• Self-care is for community care: we are all interconnected and interdependent.   The pandemic has highlighted our dependence on doctors and nurses, transport workers, farmers and farm workers, shop assistants and anyone who provides products and services.  It deepened our sense of the pain and grief of others who experienced illness and/or loss of friends and family.  Shelly’s Pandemic of Love provides a constructive way to help those in pandemic-driven need. She leads by example and asserts that self-care in isolation does not recognise our connection to others in all walks of life.  Shelly argues that self-care for the community is what is ultimately important.  She maintains that if we are depleted, cynical or depressed we cannot show up for others in need.  Self-care re-energises and re-builds us to provide the help and support that members of our community need.  This lesson was particularly brought home to Shelly after leaving behind the devastation of the lives of refugees from Ukraine whom she had been helping – besides experiencing emotional and physical exhaustion, she felt shame and guilt on returning home to peace, access to the healing power of nature and support of family and friends.  She found that her self-care, micro-practices helped her to restore her perspective and energy.

Reflection

Kelly’s message is not only to engage in self-care but to transform this into community care through caring for others within our capacity and in accord with our knowledge and skills – the theme of her course, The Power of Showing Up.  She acknowledges that many of us are “time-poor” and often feel guilty for taking time for ourselves, particularly if we are in a carer role.  With this in mind, she highly recommends micro-practices which she utilizes extensively herself.  Shelly shares her insights and practices in her podcasts and her recent book, Sit Down to Rise Up: How Radical Self-Care Can Change the World.

Shelly contends that we have a moral obligation to show up for others in need.  We can create “ripples of influence” by joining with others to create social movements.  The recent example of the success of TEAL candidates during the Australian Federal election shows how community activism around a shared set of values can cross the divide of location, socio-economic status and prior conditioning.  TEAL is a loose connection of independent political candidates (not bound to any political party) who share a commitment to the common values of climate change, political accountability and gender equity.  This solidarity led to unseating previously-elected members of the ruling political party who failed to demonstrate true commitment to these values, and, in some instances, had actively worked against them.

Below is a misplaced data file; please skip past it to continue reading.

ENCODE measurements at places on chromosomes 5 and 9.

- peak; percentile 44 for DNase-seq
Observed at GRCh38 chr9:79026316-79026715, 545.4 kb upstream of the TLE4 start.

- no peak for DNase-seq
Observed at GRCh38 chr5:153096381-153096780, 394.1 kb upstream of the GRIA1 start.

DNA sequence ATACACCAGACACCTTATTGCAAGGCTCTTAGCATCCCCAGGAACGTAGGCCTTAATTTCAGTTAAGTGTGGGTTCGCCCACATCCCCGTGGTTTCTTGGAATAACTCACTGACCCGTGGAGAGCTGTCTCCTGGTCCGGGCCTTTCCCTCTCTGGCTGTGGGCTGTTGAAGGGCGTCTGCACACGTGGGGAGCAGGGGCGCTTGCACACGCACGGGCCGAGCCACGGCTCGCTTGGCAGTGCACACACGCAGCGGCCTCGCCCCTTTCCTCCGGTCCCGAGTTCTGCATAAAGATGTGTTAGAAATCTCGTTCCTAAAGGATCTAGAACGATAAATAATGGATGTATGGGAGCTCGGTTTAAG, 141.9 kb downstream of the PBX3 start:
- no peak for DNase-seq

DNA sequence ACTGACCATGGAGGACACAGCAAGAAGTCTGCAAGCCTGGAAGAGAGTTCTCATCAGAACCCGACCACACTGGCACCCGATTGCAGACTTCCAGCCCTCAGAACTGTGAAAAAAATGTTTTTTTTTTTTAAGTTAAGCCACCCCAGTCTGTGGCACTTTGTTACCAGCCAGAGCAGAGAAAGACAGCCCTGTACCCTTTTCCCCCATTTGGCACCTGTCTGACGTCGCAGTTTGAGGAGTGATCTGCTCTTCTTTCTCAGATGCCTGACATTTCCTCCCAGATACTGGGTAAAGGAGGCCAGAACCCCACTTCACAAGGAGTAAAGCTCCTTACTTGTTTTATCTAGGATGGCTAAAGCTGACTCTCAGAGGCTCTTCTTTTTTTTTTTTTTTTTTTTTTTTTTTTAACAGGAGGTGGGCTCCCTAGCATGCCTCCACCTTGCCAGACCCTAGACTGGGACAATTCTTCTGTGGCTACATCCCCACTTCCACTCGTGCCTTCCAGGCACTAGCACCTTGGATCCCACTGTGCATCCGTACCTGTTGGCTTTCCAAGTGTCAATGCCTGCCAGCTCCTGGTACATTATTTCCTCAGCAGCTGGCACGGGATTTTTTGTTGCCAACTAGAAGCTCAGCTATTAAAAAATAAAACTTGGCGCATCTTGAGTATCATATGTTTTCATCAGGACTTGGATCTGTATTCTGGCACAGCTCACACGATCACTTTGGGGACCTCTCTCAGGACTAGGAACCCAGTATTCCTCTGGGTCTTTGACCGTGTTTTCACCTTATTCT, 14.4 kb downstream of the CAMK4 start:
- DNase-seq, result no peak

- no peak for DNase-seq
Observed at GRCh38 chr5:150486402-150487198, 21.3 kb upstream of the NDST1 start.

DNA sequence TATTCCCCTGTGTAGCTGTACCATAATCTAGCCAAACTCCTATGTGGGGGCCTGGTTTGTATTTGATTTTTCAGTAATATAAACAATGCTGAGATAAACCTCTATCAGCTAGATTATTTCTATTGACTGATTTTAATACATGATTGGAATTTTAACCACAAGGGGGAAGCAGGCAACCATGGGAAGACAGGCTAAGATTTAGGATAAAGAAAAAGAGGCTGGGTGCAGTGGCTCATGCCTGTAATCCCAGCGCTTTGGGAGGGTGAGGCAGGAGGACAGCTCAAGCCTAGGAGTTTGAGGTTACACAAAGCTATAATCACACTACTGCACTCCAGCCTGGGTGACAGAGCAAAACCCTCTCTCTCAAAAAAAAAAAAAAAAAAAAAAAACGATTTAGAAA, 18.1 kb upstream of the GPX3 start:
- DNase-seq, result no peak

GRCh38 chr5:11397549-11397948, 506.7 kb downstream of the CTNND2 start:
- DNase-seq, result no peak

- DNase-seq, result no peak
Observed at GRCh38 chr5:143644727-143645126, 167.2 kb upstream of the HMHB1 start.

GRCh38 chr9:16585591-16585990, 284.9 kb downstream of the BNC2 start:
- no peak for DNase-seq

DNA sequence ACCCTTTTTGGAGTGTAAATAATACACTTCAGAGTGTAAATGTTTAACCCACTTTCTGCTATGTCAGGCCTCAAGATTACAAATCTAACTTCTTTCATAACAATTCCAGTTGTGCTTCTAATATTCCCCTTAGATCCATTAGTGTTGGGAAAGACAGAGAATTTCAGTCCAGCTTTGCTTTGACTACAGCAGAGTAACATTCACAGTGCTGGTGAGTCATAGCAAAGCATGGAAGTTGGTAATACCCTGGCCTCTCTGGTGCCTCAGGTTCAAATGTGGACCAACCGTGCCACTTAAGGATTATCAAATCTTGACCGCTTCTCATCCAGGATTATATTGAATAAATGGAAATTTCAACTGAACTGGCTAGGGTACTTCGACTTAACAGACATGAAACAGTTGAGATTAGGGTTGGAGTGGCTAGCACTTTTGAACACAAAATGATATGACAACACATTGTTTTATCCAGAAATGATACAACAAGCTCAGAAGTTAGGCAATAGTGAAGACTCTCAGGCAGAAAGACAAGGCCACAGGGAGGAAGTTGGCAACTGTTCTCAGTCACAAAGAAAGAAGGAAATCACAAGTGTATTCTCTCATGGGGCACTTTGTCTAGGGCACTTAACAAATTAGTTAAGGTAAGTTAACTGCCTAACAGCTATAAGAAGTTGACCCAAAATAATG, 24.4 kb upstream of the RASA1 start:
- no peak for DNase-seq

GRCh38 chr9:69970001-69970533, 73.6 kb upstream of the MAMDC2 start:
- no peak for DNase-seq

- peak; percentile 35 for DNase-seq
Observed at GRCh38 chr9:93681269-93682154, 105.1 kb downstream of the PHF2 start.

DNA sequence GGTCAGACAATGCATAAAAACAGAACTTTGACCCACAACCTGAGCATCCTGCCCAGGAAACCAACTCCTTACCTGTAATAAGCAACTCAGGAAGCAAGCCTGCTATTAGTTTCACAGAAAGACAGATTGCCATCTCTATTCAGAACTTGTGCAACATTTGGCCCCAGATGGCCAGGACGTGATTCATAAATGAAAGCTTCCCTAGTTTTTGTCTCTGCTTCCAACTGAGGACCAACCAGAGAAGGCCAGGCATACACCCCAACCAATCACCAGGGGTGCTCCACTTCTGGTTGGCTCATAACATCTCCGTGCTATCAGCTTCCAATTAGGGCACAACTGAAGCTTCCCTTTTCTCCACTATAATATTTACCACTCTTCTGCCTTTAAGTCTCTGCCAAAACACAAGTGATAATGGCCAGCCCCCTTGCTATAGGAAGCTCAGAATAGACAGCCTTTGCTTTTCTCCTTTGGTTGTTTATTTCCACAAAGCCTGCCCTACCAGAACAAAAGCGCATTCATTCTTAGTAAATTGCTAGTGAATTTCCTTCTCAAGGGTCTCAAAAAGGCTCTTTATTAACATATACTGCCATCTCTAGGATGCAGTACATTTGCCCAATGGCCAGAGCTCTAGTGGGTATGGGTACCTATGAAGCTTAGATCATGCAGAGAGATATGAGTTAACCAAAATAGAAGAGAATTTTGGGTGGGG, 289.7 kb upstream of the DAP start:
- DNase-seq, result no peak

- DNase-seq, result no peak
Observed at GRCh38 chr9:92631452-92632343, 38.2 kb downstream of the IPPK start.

My takeaway from listening to Shelly and observing her vast array of actions and activism is my need to join or develop a community of care.  To this end, I have purchased her course, The Power of Showing Up, so that I can engage more actively in community care. I also need to maintain my self-care activities in the form of Tai Chi, mindfulness activities, micro-practices and the reflective writing of this blog.  As we grow in mindfulness through these kinds of activities, we can gain the necessary self-awareness, emotional regulation, self-care and courage to show up in the world and use our gifts to support others in their daily lives.  

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Image by Angela Huang from Pixabay

By Ron Passfield – Copyright (Creative Commons license, Attribution–Non Commercial–No Derivatives)

Disclosure: If you purchase a product through this site, I may earn a commission which will help to pay for the site, the associated Meetup group, and the resources to support the blog.